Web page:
We investigated the effects of AnRcnA overexpression on the mRNA accumulation of the calcium transporters pmcA (AN1189.3) and pmcB (AN4920.3), two A. nidulans PMC1 homologues. Low and about similar pmcA and pmcB mRNA accumulation were seen when the wild type and the alcA::AnrcnA mutant strains were grown in the presence of glucose (Figure 7C). In contrast, pmcA and pmcB levels were about 16 and 5 times higher the alcA::AnrcnA strain than in the wild type when both strains were grown in the presence of glycerol+ethanol (Figure 7C). These results strongly suggest that AnRcnA can directly or indirectly influence the pmcA and pmcB mRNA accumulation. Thus, it is possible RcnA has both stimulatory and inhibitory activity depending on the calcineurin pathway activation by calcium stress.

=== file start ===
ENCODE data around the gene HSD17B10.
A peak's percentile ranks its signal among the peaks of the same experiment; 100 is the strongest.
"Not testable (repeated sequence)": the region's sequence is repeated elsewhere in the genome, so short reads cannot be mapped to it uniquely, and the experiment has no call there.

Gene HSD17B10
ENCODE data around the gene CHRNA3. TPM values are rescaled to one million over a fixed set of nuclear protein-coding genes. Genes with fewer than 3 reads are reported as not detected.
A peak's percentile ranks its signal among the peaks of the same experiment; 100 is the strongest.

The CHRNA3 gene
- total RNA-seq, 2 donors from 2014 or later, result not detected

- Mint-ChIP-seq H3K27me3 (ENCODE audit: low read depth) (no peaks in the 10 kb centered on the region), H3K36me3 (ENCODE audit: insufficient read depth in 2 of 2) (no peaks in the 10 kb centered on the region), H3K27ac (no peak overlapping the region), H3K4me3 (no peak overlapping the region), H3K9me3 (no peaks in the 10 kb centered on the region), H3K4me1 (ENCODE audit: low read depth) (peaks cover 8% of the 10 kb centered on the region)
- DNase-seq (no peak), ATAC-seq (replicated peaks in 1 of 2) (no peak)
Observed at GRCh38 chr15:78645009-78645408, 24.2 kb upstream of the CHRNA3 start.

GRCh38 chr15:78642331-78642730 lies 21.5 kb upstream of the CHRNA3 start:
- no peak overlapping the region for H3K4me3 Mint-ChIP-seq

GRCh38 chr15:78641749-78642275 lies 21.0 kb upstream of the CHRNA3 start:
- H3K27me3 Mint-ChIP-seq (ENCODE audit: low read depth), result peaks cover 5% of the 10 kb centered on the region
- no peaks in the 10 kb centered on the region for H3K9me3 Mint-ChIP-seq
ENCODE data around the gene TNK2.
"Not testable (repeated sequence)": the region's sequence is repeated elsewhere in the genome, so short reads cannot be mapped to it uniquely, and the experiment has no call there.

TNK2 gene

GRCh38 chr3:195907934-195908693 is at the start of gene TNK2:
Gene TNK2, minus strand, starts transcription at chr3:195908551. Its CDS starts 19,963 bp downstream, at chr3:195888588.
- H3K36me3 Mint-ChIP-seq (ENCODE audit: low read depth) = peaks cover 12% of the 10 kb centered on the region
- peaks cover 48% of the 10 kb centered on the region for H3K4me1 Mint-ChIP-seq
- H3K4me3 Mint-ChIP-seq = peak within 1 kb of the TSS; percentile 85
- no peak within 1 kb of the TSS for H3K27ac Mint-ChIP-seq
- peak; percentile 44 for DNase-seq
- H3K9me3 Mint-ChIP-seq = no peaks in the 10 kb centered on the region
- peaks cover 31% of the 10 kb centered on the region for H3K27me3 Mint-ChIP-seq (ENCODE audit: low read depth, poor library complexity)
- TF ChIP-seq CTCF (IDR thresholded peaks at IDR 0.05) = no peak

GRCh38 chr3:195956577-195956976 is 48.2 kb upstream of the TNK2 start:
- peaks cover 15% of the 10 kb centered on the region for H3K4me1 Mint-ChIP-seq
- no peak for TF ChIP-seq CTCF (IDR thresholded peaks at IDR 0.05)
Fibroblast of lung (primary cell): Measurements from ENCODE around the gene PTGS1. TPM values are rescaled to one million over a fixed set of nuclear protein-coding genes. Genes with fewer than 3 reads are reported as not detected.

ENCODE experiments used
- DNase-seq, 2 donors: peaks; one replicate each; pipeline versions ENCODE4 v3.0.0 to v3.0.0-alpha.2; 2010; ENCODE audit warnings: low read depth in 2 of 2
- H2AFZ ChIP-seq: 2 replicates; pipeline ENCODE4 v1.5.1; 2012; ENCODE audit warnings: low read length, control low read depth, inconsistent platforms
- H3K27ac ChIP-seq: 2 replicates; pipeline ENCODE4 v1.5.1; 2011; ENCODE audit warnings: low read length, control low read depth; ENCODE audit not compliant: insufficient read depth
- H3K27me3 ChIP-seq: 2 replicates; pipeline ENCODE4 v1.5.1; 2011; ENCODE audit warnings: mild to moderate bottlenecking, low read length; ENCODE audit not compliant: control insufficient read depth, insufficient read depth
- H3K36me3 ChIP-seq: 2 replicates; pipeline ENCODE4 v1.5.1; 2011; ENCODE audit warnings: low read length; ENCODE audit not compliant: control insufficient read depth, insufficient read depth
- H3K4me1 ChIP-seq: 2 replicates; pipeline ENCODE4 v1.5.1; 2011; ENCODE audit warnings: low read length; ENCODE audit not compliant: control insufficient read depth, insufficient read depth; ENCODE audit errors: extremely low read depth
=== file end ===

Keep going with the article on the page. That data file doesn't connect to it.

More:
Taken together, these results strongly suggest that: (i) rcnA genes are involved in the oxidative stress and calcium stress in Aspergilli, (ii) both AncnaA and AnrcnA genes showed genetic interactions, and (iii) RcnA can modulate calcineurin activity and the mRNA accumulation of genes encoding calcium transporters. What is the nature of the interaction between Aspergilli CnaA and RcnA? These interactions could mean protein-protein interactions, and considering that calcipressin homologues from other species were already shown to interact with calcineurin 3545, we investigated the possibility of AfRcnA to bind AfCnaA by using yeast two-hybrid analysis. Our results have not revealed any even weak interaction between these two proteins (data not shown), suggesting that the basis for the interaction is either not related to protein-protein interaction or alternatively there are other proteins or conditions that mediate this interactions that cannot be completely recapitulated by using yeast two-hybrid assays. The ΔAnrcnA mutation suppresses the ΔAncnaA mutation and suppression of a null allele is expected to be due to downstream mutations that activate the pathway independent of the original (suppressed) gene product . This suppression is essentially visible in terms of the recovery of the colonial growth and increase in the radial diameter of the double mutant (see Figure 5C). Considering the dramatic morphological phenotype of ΔAncnaA strain, it is possible that besides controlling calcineurin activity, AnRcnA is also involved in Aspergillus development. Involvement of calcipressins in development has been previously reported for the Drosophila melanogaster sarah mutants . Eggs laid by sarah mutant females arrest in anaphase of meiosis I and fail to fully polyadenylate and translate bicoid mRNA. Furthermore, sarah mutant eggs show elevated cyclin B levels, indicating a failure to inactivate M-phase promoting factor (MPF). Taken together, these results demonstrate that calcium signaling is involved in Drosophila egg activation. It remains to be determined the further involvement of AnRcnA in A. nidulans development.